HALL OF FAME INDUCTEE

Simon BLACK

Year Inducted 2017
Date of Birth 3rd April 1979

 

 

Player 1997 – 2013 (Brisbane 1998-2013, East Fremantle 1997)

Games: 324 (Brisbane 322, East Fremantle 2)

Goals: 171 (Brisbane 171)

Honours: Brisbane premiership player 2001, 2002, 2003; Brownlow Medal 2002; Norm Smith Medal 2003; All Australian 2001, 2002, 2004; Brisbane Fairest and Best 2001, 2002, 2006; Brisbane Lions Captain 2007-2008: Marcus Ashcroft Medal (Q Clash) 2011; International Rules Representative 2001

 

In Simon Black, the football talent pathway in Western Australia unearthed a gem in 1997, and whereas he was born in Queensland and played almost his entire senior career there, Black clearly has a powerful claim to be the best player produced by the West Australian football system in the 30 years of the national era. As an inside midfield magician, with clean, lightning fast hands and outstanding decision making skills, he amassed a record of achievement that will be extremely difficult to surpass. Black was the first player to play 300 VFL/AFL games and win football’s triple crown – a premiership, Brownlow Medal and Norm Smith Medal. He was three times an All-Australian and three times Brisbane’s fairest and best winner, but he also finished second five times and third once in a wonderful testament to his enduring quality as a player over 17 senior seasons.

Simon Black was born in Mt Isa, Queensland, where his parents had a fruit juice franchise. His mother being West Australian, the family settled in WA when Simon was two years old. As a youngster Black was a fine middle-distance athlete, becoming Little Athletics state champion over 800 and 1500 metres. It was an early sign of his elite endurance that was later to make life so difficult for opposition football taggers. Enjoying the greater appeal of team sport, Black gravitated to the Bull Creek-Leeming Junior Football Club and progressed naturally to the East Fremantle Football Club where he made his league debut in 1997. He had earlier that season been named an All-Australian at the national Under 18 championships.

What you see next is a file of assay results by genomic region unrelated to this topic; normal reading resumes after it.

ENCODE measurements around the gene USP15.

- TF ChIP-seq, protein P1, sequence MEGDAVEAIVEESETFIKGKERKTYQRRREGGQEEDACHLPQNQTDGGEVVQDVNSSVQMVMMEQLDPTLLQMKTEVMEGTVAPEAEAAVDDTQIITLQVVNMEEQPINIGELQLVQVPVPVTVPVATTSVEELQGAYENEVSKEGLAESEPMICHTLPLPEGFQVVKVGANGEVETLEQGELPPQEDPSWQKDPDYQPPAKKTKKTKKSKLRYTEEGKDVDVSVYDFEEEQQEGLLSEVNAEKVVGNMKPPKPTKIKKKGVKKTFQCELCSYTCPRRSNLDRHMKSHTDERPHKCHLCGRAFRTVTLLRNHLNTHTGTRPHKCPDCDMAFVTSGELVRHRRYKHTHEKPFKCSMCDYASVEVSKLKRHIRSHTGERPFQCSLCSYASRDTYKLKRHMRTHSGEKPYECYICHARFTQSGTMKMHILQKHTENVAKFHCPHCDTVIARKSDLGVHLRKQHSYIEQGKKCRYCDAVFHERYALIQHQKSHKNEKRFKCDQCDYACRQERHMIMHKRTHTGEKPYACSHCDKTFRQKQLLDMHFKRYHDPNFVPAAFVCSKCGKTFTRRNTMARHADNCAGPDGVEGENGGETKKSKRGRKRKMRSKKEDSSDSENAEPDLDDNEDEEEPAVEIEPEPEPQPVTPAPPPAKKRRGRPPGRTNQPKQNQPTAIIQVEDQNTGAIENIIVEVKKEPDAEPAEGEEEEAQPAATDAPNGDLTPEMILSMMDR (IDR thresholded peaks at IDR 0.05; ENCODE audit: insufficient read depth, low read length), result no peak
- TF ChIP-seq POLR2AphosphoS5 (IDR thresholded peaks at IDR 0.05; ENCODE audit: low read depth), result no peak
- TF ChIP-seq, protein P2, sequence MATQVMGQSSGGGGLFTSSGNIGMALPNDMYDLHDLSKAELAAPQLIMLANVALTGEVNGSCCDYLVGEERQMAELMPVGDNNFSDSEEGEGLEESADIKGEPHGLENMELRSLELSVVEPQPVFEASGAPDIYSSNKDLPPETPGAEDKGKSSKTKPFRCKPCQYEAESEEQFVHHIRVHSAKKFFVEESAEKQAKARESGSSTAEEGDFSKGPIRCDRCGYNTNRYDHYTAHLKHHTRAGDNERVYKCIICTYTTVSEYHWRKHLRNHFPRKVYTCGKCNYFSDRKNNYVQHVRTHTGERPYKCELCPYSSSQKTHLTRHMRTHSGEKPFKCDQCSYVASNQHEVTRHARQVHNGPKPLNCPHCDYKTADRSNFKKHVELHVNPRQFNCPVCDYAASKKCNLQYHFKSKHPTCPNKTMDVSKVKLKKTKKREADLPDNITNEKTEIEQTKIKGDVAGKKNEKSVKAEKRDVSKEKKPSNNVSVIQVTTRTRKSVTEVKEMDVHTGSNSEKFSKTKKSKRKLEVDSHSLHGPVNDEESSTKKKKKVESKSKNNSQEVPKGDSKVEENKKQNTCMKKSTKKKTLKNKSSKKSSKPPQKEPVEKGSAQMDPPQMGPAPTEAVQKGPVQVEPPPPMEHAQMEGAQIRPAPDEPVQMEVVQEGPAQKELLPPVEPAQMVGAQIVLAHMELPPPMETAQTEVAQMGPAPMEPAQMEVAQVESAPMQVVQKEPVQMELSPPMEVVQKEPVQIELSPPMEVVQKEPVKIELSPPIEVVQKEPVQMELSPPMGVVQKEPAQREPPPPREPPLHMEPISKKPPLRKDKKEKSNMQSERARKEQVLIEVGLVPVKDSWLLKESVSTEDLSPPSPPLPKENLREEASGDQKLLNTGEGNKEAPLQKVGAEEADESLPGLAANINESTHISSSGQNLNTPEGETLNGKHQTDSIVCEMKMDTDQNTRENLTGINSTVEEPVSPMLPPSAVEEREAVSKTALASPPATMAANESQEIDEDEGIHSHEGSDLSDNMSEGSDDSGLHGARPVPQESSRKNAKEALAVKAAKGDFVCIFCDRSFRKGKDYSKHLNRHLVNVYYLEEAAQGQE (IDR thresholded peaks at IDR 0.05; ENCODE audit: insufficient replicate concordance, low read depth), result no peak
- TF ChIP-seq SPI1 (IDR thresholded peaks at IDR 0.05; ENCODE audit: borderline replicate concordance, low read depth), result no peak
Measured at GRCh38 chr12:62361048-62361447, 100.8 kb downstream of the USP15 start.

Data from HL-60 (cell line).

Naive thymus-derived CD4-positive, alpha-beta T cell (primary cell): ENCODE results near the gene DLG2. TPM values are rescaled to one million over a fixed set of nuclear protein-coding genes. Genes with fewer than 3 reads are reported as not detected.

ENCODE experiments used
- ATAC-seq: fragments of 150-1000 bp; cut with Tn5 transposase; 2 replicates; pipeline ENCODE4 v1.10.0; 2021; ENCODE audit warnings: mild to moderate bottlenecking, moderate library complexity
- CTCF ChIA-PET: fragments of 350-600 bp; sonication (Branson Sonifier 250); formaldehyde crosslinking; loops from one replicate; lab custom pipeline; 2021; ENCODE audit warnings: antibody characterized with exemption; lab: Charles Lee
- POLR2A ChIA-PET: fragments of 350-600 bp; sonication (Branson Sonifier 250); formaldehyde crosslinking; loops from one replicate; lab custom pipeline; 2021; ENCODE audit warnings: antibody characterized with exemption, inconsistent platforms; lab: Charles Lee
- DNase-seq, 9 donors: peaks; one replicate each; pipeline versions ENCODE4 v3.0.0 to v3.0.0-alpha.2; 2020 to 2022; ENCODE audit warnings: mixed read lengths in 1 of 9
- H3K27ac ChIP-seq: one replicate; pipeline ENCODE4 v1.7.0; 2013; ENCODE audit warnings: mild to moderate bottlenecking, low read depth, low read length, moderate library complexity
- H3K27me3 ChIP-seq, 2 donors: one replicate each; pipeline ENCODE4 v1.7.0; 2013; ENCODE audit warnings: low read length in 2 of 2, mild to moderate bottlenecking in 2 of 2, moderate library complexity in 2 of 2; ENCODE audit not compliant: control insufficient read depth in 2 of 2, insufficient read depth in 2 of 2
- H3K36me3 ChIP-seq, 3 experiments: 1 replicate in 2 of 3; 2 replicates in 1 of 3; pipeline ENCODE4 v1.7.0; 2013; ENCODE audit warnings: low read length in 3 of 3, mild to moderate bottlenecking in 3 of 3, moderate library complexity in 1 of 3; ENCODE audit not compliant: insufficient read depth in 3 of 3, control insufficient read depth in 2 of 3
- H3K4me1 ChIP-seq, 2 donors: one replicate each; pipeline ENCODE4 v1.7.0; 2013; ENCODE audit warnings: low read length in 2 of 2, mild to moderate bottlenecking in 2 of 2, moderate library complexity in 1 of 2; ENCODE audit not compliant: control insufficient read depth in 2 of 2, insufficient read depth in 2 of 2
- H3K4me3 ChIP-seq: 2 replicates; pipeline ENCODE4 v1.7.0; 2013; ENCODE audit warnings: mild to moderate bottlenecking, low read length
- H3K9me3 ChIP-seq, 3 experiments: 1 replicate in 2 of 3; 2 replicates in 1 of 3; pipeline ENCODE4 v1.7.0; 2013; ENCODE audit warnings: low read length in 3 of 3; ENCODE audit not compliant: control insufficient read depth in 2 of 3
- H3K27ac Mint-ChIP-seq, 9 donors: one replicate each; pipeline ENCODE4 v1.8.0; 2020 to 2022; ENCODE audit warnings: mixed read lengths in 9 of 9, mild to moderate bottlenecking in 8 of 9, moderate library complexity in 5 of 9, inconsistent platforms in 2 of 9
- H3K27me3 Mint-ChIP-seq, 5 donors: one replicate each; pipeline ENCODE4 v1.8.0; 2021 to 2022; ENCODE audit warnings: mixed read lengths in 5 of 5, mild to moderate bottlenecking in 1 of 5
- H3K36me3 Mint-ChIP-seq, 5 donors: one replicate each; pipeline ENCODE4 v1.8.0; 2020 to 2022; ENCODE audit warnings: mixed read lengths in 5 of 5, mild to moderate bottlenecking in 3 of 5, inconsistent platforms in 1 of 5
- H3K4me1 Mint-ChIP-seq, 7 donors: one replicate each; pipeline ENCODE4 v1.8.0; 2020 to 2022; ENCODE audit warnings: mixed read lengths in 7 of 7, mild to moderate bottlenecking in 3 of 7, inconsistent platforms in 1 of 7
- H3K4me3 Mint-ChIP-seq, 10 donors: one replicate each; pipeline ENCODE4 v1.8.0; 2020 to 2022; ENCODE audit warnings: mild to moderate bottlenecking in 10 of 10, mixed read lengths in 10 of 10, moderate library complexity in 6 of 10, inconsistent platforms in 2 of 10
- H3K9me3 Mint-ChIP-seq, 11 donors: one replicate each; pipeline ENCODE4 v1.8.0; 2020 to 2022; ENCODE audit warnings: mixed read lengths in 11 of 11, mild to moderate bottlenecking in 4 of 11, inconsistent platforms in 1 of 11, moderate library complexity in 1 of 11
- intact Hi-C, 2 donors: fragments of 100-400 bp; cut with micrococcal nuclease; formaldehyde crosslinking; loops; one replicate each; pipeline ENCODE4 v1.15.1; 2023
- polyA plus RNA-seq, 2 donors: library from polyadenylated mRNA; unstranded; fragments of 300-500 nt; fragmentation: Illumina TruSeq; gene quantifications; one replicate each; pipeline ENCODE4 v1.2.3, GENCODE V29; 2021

Although tipped to go in the first dozen in the 1997 AFL draft, a perceived lack of leg speed saw Black drift and he was finally selected at No 31 as Brisbane’s third selection with three other West Australians taken ahead of him – Jaxon Crabb, Clem Michael and Rowan Jones. Although 1998 was a difficult season for Brisbane as they finished last with five wins, it created opportunities for Black and he recorded nine senior games. The following year he missed only three games as Brisbane reached the Preliminary Final only to be defeated by eventual premier North Melbourne. An Inside Football profile at the end of the season presciently described him as “Brownlow Medal material. Classy, silky skilled and poised to be one of the game’s biggest stars of the next decade.”

From 2000, Simon Black was a vital member of one of the great midfields in football history, along with Michael Voss, Jason Akermanis and Nigel Lappin. He did not miss a single game in three premiership seasons between 2001 and 2003, and won back to back Brisbane fairest and best awards in the first two flag wins. In 2002 he also polled 25 votes to win the Brownlow Medal and was later runner up in 2007 and 2008. Bedrock features of Black’s game were instinct, vision and endurance. His quick hands, developed playing basketball as a kid, made Black a master in tight situations and his ability to get in and under packs made him one of the best clearance players in the AFL over a long period. One of his finest achievements was his 39-possession effort to win the Norm Smith Medal in the 2003 Grand Final when injury clouds over Voss and Lappin required something special.

Black maintained his relentless running power and brilliant clearance and stoppage work for 16 AFL seasons, before finishing as a player in 2013. His career average of 23.54 disposals per game is better than those achieved by Voss, Judd, Cousins, Akermanis and many other modern champions.  Black has remained involved with football, initially as an assistant coach at Brisbane and latterly as a director of a football academy.

He may not have been the quickest player over the ground, but as a remarkably durable, skilful and brave inside midfielder with wonderful disposal skills and a sharp football brain, Simon Black must rank as one of the best footballers ever produced in Western Australia. He is an outstanding addition to the West Australian Football Hall of Fame.